iPhone 3G: It's Not About TCO, It's About ROI

Top 5 Reasons I\'m Upgrading to iPhone 3G

I should have put this into my post yesterday about the Top 5 Reasons I'm SO Upgrading to the iPhone 3G, but it didn't completely sink in until just now that this was really an issue for some people. It was that off my radar -- but I guess it shouldn't have been, given this is the blogsphere.

DaringFireball did the math and figured that, even if the iPhone 3G costs some $200 less upfront than it's 2G ancestor, due to AT&T charging $10 more per month for 3G data, and potentially $5 more for SMS, that works out to $240 or $360 more over the course of the mandatory 2 year (24 month) contract, and ends up making the overall TCO (Total Cost of Ownership/Operation) some $40 to $160 more for the iPhone 3G than the previous generation model.

But here's the thing. TCO is only one buzz acronym. Another is ROI -- Return on Investment. No cell phone at all is cheaper than the iPhone, but what functionality do you give up by not having a mobile device? Dial-up (analogous to 2.5/2.75G EDGE service) is cheaper than broadband (analogous to 3G HSPDA service), but what amount of productivity (not to mention patience!) do you lose to the slower speed? Cell/Wi-Fi "triangulation" is included in the old iPhone, and thus cheaper than the A-GPS in the iPhone 3G, but what features -- including new App Store apps -- will you lose out on by not having precise location services?

There will always be cheaper. You can probably pick up a great deal on a 486 running Windows 3.1 if you look hard enough. But cheaper is not always better. If it was, that Internet University that keeps spamming everyone would look better on a CV than Harvard, Starbucks would have gone broke long ago, and a Yaris would smoke the Reventon on a straight away!

In the end, you typically get what you pay for, and new usually costs more than old (until newer comes along and continues the cycle). AT&T (and other carriers) are no doubt subsidizing the heck out of the iPhone 3G, and are making that money back via the service plans. That's their business. Our business is deciding whether the handset that comes with that service is worth what they're asking for it.

$40 over 2 years for an iPhone 3G? For that investment you get a 3G speed and A-GPS location services (not to mention a flush headphone jack!) return.

TCO be d@mned, that's a pretty compelling ROI.

Rene Ritchie

Editor-in-Chief of iMore, co-host of Iterate, Debug, Review, The TV Show, Vector, ZEN & TECH, and MacBreak Weekly podcasts. Cook, grappler, photon wrangler. Follow him on Twitter and Google+.

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There are 14 comments. Add yours.

Dieter Bohn says:

Excellent point. I'd Digg it right now if Digg weren't down. arg.

Badmofo says:

No way, Rene... lol. The improvements between 2G and 3G simply aren't compelling enough. So many people are already saying "I'll wait and see", that 4Q 2008 or 1Q 2009 will no doubt bring about a better model. Just like the 4GB 2G was discontinued after two months and the introduction of a 16GB 2G in 1Q 2008.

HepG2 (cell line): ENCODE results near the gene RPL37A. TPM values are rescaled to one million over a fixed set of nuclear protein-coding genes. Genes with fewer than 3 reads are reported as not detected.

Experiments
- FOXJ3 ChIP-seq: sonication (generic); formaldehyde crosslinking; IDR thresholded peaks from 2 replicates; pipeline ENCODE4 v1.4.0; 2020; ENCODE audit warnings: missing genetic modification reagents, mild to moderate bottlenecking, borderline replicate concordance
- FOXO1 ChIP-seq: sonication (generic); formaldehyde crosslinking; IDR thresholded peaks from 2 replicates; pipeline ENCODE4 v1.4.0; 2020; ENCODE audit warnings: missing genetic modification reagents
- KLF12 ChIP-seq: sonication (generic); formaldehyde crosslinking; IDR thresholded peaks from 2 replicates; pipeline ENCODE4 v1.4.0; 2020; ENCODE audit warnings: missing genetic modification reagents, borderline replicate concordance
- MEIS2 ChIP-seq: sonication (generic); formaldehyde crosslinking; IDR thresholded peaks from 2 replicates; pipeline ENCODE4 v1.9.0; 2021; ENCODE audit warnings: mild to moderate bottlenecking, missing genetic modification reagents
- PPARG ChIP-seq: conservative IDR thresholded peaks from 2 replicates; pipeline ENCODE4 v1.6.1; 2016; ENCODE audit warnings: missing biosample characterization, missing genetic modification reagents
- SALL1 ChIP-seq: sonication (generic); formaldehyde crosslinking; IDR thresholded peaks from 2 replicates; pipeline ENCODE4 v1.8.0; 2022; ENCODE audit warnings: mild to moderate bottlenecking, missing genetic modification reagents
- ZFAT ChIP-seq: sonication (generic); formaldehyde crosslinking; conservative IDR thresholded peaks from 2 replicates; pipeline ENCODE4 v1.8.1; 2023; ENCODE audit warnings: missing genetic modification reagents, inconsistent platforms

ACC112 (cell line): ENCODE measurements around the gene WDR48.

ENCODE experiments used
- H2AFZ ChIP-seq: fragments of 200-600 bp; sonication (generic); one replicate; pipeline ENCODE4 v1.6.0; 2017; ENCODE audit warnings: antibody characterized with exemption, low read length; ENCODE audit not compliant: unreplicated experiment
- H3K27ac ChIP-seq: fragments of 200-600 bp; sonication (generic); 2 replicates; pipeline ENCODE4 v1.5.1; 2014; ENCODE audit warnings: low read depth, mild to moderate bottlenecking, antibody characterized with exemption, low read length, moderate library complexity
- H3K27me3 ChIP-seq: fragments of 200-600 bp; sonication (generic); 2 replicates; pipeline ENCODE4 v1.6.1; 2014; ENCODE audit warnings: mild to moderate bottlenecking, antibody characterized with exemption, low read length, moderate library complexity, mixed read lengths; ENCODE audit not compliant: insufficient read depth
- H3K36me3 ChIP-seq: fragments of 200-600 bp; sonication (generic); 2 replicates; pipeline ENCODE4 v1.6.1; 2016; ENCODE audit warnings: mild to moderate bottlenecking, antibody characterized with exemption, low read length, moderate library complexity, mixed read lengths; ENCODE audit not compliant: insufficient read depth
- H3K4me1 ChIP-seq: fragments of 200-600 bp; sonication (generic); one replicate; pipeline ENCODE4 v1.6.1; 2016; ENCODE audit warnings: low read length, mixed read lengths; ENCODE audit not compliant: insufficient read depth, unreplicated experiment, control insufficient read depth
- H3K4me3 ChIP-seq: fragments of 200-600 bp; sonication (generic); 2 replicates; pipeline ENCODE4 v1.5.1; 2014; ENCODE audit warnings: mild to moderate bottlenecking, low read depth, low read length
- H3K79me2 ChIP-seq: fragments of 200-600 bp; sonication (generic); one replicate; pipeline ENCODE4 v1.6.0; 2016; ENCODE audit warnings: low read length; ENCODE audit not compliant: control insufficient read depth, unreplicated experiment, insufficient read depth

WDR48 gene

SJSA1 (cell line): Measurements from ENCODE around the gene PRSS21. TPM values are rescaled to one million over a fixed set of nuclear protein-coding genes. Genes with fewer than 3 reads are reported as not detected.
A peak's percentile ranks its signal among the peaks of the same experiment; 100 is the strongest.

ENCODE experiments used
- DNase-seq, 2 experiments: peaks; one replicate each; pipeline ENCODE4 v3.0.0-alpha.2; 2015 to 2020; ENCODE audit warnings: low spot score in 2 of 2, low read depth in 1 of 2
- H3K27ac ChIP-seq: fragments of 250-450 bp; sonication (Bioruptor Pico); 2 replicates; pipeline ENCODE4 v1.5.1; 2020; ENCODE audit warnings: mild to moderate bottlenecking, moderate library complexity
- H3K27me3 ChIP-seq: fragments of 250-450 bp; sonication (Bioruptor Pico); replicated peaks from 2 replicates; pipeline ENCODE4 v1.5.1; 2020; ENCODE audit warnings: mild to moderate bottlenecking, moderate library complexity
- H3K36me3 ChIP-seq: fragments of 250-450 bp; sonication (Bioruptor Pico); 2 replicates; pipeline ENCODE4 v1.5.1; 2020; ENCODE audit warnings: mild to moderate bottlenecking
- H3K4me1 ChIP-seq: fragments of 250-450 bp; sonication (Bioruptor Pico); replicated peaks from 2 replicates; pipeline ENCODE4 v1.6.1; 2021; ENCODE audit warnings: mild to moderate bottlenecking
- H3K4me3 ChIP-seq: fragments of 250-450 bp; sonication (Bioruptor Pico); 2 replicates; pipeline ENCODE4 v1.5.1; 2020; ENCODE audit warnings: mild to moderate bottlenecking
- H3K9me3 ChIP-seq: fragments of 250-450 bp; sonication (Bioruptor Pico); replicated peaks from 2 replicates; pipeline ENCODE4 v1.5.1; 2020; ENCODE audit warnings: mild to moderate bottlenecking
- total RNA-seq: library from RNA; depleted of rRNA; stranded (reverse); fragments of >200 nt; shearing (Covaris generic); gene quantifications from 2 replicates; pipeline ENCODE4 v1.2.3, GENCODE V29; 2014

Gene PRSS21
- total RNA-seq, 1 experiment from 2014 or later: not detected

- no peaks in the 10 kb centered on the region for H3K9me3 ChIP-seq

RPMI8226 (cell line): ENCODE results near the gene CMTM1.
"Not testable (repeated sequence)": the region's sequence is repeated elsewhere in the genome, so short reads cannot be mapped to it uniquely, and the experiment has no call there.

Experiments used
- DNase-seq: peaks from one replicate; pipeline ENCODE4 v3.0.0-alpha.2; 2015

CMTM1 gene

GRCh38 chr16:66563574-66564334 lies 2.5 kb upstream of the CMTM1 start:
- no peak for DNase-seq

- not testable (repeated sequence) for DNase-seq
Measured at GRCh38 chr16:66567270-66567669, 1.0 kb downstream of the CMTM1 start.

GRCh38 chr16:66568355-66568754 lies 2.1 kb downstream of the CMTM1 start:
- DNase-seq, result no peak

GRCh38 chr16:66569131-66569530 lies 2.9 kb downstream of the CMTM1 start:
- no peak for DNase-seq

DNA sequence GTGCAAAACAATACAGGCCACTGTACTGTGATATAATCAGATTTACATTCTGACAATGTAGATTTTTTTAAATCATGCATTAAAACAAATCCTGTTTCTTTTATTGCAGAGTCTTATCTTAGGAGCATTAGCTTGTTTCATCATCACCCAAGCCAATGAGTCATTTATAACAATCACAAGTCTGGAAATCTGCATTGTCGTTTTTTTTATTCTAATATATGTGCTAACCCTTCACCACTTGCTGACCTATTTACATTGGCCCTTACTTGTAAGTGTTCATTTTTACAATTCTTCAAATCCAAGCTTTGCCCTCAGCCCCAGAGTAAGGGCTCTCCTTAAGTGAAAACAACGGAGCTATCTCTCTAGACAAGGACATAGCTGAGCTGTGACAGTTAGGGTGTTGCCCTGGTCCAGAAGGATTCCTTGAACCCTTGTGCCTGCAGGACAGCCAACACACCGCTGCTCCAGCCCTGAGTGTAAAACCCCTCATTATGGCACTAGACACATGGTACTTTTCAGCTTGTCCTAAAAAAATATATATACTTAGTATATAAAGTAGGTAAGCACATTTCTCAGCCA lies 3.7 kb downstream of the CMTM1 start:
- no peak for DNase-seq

If you don't HAVE an iPhone on the other hand... well, then you should be all over the 3G, because it really is a bitchin' device.

Tom says:

Good points. Will still be missed by most, but good points nonetheless.

Andrew says:
Our business is deciding whether the handset that comes with that service is worth what they’re asking for it.

I would not recommend the 3G iPhone with it's current pricing structure. It's overpriced.

Rene Ritchie says:

@Andrew:
Yes, the near enslaved Chinese laborers who barely sustain what are jokingly called lives so that 1st world countries can complain about bargain-basement toys being overprices would certainly agree...
Also, a Ferrari should cost a nickel!
FIGHT THE POWER!

Umberto says:

You forget the price of freedom in your equation. How much value does one lose when buying the 3G phone, locking into a 2-year contract, and a year from now, Apple comes out with a new version of the iPhone with much better hardware. You won't be eligible for an upgrade, and will have to pay a premium price for it to get it. The best ROI is to hold onto the original iPhone and wait for a more compelling reason to upgrade. Also, there's no reason to believe that location-aware apps will require the GPS to work. All they need is to access the location returned to the iPhone, regardless of how that's obtained. On the other hand, if one doesn't have an iPhone already, I think getting the 3G iPhone wouldn't be unwise.

Michael S says:

Seeing as how at&t is allowing anyone that purchases an iPhone 3G to do an "early upgrade" to receive the discounted pricing of $199, one would assume that they'll do the same when the next one comes out. Remember, people that entered contracts and bought an iPhone 2G a year ago are still not out of contract but can still purchase the iPhone 3G at the upgrade price of $199.